Snakes On A Plane

on August 18, 2006 by Annlee Elllingson
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It's at times like these that assigning a star rating -- that signal to the reader not only whether a film is worth seeing but whether a review is worth reading -- can be, well, a challenge. “Snakes on a Plane,” or “SoaP,” as it's been dubbed by a spontaneous subculture obsessed with the self-explanatory title, is a bad movie. It's a very bad movie. So bad that the filmmakers have embraced its badness, relishing in its action-movie cliches.

The plot here is obvious enough: Samuel L. Jackson plays an FBI agent escorting a witness in a high-profile murder investigation from Hawaii to Los Angeles on a commercial flight. In a bid to keep him from talking, the defendant in the case unleashes piles of reptiles on the plane. Driven mad by pheromones sprayed on the travelers' complimentary leis, the serpents attack.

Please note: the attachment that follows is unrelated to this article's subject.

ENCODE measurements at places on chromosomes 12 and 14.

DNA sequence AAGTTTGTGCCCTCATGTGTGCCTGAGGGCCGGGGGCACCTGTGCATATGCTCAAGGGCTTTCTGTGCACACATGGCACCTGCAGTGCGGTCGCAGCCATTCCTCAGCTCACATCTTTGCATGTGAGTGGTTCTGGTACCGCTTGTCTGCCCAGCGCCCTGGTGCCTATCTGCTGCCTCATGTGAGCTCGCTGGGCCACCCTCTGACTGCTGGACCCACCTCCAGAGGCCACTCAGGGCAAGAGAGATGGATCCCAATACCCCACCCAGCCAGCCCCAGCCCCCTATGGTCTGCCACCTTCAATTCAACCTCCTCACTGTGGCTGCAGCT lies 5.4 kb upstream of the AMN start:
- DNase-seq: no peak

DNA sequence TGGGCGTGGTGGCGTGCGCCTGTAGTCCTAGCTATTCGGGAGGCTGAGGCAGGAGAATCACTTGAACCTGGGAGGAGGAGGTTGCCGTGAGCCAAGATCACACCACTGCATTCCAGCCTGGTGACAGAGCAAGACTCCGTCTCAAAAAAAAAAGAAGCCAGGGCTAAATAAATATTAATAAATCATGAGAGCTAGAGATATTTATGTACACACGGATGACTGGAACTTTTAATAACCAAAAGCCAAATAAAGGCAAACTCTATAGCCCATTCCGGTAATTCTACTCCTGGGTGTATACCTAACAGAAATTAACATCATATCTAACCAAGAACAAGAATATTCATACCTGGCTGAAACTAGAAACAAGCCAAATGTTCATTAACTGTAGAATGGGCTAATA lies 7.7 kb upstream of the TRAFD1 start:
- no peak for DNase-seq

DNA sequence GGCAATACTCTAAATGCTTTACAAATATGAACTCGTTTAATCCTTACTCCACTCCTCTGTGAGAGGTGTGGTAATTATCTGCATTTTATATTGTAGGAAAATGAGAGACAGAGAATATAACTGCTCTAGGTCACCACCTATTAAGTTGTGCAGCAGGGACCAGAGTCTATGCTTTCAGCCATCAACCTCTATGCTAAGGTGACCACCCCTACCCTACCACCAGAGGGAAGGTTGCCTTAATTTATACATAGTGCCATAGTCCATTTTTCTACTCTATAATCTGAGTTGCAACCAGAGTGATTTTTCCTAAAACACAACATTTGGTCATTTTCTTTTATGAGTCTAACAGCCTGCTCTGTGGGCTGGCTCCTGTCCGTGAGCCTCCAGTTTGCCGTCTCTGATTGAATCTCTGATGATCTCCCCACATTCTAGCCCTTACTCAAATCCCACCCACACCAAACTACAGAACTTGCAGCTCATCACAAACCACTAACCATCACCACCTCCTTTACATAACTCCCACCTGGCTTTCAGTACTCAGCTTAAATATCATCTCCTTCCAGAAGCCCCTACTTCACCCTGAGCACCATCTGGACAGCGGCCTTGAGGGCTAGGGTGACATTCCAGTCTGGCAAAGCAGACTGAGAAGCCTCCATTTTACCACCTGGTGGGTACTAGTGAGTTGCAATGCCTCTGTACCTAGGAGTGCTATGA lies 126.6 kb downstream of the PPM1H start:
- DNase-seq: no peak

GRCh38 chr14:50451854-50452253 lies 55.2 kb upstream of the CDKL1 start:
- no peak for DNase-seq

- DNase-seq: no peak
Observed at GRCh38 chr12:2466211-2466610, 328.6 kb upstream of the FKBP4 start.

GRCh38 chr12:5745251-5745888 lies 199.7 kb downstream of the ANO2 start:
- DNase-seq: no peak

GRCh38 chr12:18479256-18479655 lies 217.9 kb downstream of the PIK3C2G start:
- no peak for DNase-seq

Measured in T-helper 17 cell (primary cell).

Amid scenes so ridiculously soap-operatic that one wonders how Jackson and co-star Julianna Marguiles could keep from laughing long enough to get a usable shot, the action is driven by the stuff of nightmares -- the creepiest, crawliest lurkers in dark, claustrophobic spaces, coiled to strike when one least expects it. But “SoaP” is also excessively gory in the tradition of the slasher, over and over again crossing way over the line of propriety.

With its crass exploitation of post-9/11 anxiety around air travel, green-tinted tunnel “snake vision” and a line of dialogue added after the film had wrapped that's already entered Jackson's canon of memorable quotes, “SoaP” is, yes, a bad movie, but deliciously so. Like “Showgirls,” only on purpose. (Of course, it probably helps to be among a sold-out, late-night crowd hopped up on the hype and mood-altering substances.) Starring Samuel L. Jackson, Julianna Marguiles, Nathan Phillips, Rachel Blanchard, Flex Alexander and Kenan Thompson. Directed by David R. Ellis. Written by John Heffernan. Produced by Gary M. Levinsohn, Don Granger and Craig Berenson. A New Line release. Horror/comedy. Rated R for language, a scene of sexuality and drug use, and intense sequences of terror and violence. Running time: 105 min
Tags: Starring Samuel L. Jackson, Julianna Marguiles, Nathan Phillips, Rachel Blanchard, Flex Alexander, Kenan Thompson, Directed by David R. Ellis, Written by John Heffernan, Produced by Gary M. Levinsohn, Don Granger, Craig Berenson, Horror, comedy
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